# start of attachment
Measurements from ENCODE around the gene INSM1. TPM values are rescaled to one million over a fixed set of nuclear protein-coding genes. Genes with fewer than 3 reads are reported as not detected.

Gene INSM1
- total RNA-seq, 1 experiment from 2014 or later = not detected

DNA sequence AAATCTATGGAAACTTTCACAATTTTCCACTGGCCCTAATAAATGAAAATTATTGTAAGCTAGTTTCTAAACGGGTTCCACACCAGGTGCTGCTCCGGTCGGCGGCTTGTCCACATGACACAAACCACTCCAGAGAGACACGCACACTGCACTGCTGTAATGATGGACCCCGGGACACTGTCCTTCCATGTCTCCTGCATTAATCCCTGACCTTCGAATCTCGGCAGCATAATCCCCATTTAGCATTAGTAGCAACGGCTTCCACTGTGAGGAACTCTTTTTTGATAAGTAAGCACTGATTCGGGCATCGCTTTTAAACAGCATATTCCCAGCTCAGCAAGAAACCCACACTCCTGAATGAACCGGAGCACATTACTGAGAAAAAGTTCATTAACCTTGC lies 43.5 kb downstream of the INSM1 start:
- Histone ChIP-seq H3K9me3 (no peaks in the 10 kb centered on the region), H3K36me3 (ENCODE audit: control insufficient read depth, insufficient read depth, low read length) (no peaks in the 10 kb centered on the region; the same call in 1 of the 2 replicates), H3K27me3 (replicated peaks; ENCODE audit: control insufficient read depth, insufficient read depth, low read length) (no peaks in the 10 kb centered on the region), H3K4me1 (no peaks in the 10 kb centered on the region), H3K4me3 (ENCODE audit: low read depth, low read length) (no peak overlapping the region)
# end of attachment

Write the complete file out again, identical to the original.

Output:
Measurements from ENCODE around the gene INSM1. TPM values are rescaled to one million over a fixed set of nuclear protein-coding genes. Genes with fewer than 3 reads are reported as not detected.

Gene INSM1
- total RNA-seq, 1 experiment from 2014 or later = not detected

DNA sequence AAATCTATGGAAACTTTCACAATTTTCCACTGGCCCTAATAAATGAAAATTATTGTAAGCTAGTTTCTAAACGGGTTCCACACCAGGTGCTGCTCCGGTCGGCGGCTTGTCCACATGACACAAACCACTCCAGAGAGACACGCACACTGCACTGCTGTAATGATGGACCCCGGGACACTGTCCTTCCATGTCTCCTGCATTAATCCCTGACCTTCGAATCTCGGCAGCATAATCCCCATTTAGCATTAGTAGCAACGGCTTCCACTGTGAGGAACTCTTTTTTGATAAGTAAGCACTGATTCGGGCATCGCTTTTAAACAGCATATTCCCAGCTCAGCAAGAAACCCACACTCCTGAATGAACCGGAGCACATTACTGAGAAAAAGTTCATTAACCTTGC lies 43.5 kb downstream of the INSM1 start:
- Histone ChIP-seq H3K9me3 (no peaks in the 10 kb centered on the region), H3K36me3 (ENCODE audit: control insufficient read depth, insufficient read depth, low read length) (no peaks in the 10 kb centered on the region; the same call in 1 of the 2 replicates), H3K27me3 (replicated peaks; ENCODE audit: control insufficient read depth, insufficient read depth, low read length) (no peaks in the 10 kb centered on the region), H3K4me1 (no peaks in the 10 kb centered on the region), H3K4me3 (ENCODE audit: low read depth, low read length) (no peak overlapping the region)